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Portsmouth leaders try different approach to nurture small businesses, downtown retail

Candice Walker has been selling her Natural Rock’N hair care products online and at craft shows for years. Here, she sees them on a store shelf for the first time at Bloom Market. (Photo by Ryan Murphy)
Candice Walker has been selling her Natural Rock’N hair care products online and at craft shows for years. Here, she sees them on a store shelf for the first time at Bloom Market. (Photo by Ryan Murphy)

A new boutique is open on High Street in Portsmouth.

There are soaps, candles, baby clothes and jewelry on its shelves, all bearing the name of small local artisans.

The boutique is an effort by Portsmouth to boost local businesses and downtown retail from the ground up.

One row of hair products bears a bold logo with the words “Natural Rock'N.” 

It’s the first time Candice Walker has seen her hair oils and sprays on a store shelf.

“It's surreal, it's like is that for me? It doesn't feel real,” Walker said. “Because this is a huge step for our business and to see it presented so pretty.”

Walker was inspired more than a decade ago to develop products specifically geared toward curly hair, like hers. That was in 2012, before major brands pivoted to address the textured hair market. Walker felt like the haircare products she was cooking up in her home during her off hours could really go somewhere.

But her side business got sidelined, in large part because she lost the domain name for the brand, which took years to get back. When she finally did in 2019, it was a rebirth for her nascent company.

She redoubled her efforts and now she’s hoping the new boutique in downtown Portsmouth can help her get to the next level. 

The shop, called Bloom Market, is more than just another business. Portsmouth leaders hope it’ll be a place to nurture and grow the city’s small businesses and bolster downtown retail.

The market is run by the Portsmouth Partnership, a business-funded nonprofit that works with the city’s government to tackle economic problems.

The storefront was a Portsmouth Partnership coworking space during the pandemic. As Bloom Market, it will display the wares of 20 local artisans making everything from beauty products to baby clothes out of their garages and spare bedrooms.

Partnership president Michelle Wren says the goal is twofold. 

The first is to help grow local small businesses like Walker’s by getting their products in a store, in front of local customers, as well as training them to run a brick-and-mortar retail operation.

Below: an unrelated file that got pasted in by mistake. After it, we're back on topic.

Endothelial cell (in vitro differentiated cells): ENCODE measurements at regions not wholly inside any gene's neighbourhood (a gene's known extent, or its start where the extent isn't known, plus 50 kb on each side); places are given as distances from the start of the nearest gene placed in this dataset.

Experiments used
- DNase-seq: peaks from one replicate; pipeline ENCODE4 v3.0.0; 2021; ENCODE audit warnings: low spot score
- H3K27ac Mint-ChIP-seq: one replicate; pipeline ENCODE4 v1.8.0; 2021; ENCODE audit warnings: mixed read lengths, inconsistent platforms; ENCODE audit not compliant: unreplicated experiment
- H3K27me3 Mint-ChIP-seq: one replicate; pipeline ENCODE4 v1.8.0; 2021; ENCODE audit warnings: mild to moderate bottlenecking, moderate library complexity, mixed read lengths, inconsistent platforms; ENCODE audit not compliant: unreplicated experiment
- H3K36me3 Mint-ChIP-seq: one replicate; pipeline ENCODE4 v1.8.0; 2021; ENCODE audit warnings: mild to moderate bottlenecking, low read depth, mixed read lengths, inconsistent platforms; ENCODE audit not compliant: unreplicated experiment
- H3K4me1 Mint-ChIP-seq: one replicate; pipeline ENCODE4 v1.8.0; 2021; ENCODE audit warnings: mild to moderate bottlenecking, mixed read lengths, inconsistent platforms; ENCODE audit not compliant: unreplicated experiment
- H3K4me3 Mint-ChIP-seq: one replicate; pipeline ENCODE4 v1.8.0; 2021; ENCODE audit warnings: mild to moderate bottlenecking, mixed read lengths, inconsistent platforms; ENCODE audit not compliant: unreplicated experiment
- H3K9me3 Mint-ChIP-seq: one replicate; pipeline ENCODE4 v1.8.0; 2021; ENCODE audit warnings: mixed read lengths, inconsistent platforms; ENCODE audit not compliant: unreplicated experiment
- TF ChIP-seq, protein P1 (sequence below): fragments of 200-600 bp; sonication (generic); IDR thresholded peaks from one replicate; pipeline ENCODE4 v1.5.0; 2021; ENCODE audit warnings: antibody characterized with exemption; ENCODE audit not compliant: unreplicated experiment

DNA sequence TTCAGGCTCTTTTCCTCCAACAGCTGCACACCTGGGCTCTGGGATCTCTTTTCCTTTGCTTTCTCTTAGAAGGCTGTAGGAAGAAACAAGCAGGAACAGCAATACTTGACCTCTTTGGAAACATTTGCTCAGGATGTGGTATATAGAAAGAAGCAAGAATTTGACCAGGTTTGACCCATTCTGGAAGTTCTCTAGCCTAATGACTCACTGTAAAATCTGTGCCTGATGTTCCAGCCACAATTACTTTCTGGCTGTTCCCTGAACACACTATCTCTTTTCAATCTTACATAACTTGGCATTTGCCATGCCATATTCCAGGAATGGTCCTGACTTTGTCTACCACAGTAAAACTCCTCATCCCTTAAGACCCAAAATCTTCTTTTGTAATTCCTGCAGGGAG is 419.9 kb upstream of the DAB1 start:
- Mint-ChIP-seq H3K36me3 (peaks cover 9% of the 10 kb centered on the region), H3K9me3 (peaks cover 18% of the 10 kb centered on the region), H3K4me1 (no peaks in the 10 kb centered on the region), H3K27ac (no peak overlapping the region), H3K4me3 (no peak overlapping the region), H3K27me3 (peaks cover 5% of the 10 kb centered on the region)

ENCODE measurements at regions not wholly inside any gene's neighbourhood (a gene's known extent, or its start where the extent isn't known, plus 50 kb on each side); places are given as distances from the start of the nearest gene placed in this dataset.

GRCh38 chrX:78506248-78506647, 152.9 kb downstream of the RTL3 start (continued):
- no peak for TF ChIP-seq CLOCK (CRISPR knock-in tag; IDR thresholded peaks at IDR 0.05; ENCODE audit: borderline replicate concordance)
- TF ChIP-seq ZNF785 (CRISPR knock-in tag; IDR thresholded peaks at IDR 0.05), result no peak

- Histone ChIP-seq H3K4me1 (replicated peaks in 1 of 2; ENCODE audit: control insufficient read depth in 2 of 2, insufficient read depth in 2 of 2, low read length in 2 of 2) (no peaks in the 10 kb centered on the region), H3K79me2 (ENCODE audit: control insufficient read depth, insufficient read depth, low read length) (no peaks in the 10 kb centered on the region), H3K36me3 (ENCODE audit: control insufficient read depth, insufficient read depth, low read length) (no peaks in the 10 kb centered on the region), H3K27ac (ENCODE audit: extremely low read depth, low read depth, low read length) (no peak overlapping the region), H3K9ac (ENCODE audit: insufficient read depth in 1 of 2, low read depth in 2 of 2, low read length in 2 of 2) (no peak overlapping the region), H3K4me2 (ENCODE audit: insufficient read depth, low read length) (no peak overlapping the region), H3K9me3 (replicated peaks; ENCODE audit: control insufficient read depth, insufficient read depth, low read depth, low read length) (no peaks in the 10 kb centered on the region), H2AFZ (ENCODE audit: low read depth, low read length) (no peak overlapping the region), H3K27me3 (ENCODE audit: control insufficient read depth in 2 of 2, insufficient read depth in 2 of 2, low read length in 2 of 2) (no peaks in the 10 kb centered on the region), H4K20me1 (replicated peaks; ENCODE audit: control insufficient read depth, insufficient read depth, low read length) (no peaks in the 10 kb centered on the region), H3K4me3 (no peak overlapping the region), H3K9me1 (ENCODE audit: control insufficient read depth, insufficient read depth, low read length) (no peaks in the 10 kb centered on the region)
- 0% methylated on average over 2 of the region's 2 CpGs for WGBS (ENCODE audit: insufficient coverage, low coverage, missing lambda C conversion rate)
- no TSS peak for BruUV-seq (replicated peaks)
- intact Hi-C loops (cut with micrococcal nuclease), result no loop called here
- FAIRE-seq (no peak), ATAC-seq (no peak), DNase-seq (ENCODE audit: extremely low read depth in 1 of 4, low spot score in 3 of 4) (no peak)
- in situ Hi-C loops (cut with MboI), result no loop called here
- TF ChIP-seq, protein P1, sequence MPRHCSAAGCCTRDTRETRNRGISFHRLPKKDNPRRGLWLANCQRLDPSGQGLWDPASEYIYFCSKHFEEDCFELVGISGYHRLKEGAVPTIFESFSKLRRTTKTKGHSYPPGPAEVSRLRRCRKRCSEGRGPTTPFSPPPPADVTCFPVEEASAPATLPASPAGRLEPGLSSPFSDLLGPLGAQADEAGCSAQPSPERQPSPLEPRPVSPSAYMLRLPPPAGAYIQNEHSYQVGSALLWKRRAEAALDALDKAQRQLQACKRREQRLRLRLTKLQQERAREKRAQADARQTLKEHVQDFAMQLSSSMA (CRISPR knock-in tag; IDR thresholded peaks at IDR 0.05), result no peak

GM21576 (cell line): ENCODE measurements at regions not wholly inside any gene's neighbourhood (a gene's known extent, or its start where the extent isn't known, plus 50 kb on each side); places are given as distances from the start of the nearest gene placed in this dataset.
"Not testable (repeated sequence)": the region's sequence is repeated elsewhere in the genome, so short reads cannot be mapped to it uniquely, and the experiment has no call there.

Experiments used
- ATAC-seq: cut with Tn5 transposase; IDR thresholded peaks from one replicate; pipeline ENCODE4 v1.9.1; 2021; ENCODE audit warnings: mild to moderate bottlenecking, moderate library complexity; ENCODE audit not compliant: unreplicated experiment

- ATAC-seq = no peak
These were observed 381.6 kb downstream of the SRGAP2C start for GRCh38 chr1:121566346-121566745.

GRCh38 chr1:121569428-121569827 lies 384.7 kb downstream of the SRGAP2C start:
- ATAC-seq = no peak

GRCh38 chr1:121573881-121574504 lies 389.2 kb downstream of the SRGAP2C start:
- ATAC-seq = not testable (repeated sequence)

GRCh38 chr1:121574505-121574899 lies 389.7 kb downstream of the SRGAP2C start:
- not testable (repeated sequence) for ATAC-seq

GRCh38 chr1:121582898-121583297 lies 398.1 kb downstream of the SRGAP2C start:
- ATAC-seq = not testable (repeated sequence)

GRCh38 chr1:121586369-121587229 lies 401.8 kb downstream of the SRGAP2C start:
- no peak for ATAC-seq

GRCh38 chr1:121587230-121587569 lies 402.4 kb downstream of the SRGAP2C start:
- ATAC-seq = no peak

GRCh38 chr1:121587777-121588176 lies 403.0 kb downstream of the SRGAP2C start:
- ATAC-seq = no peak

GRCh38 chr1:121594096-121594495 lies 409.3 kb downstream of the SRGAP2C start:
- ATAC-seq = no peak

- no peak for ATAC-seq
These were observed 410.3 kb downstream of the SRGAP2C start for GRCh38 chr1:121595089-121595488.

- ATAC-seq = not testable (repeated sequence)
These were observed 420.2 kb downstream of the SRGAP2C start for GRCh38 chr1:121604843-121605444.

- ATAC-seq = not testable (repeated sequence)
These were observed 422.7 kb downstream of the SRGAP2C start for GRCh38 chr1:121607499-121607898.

“Somebody who's making a product out of their home, they've got an online presence. They're already shelf ready, if you will. They've already got a brand around them. So we're trying to convert the clicks to bricks,” Wren said.

The hope is the exposure and knowledge is enough to let some of these brands branch out into their own locations to fill vacancies on High Street - of which Wren notes there are many.

Walking up the west end of High Street, at the entry to Portsmouth's downtown and past Bloom Market on a warm spring day, there’s not a ton of foot traffic early in the afternoon.

It’s hard not to notice that maybe one in three storefronts look empty — papered over, boarded up or otherwise dark.

Portsmouth Economic Development Director Brian Donahue says vacancy rates downtown are low and the area did well through the pandemic, but there has been some turnover.

“We have had some businesses exit the marketplace. And behind that we've seen new businesses come in with perhaps a different business line,” he said.

Donahue’s office is bankrolling Bloom Market for one year, to the tune of $85,000.

“Ultimately, we want to see these businesses grow into their own location. And that may not necessarily be a need for every vendor and retailer that's present in the space,” he said. “This is giving many of them an opportunity to test their … (brick-and-mortar) sales without having a tremendous commitment in terms of the expense associated with doing that.”

Wren, the Partnership president, said the new market is also a way to demonstrate alternative uses for retail space to landlords.

Retailers no longer need huge spaces, Wren said. Because so much of their business is online, they just need a small space to connect with clients.

“I feel like that commercial space needs to relook at their retail as well and reset their space and kind of come up with different leasing options for them and just be a little more creative,” she said.

It’s all in service of helping boost downtown Portsmouth’s economy as it weathers economic downturns, lingering pandemic effects and the continued impact of tolls.

Walker’s already envisioned quitting her day job as an EEG technician to work on Natural Rock'N full time. 

Driving down High Street, she’s had day dreams of moving her hair product laboratory out of her house and taking over one of the empty storefronts with a little hybrid shop/hair salon.

Ryan is WHRO’s business and growth reporter. He joined the newsroom in 2021 after eight years at local newspapers, the Daily Press and Virginian-Pilot. Ryan is a Chesapeake native and still tries to hold his breath every time he drives through the Hampton Roads Bridge-Tunnel.

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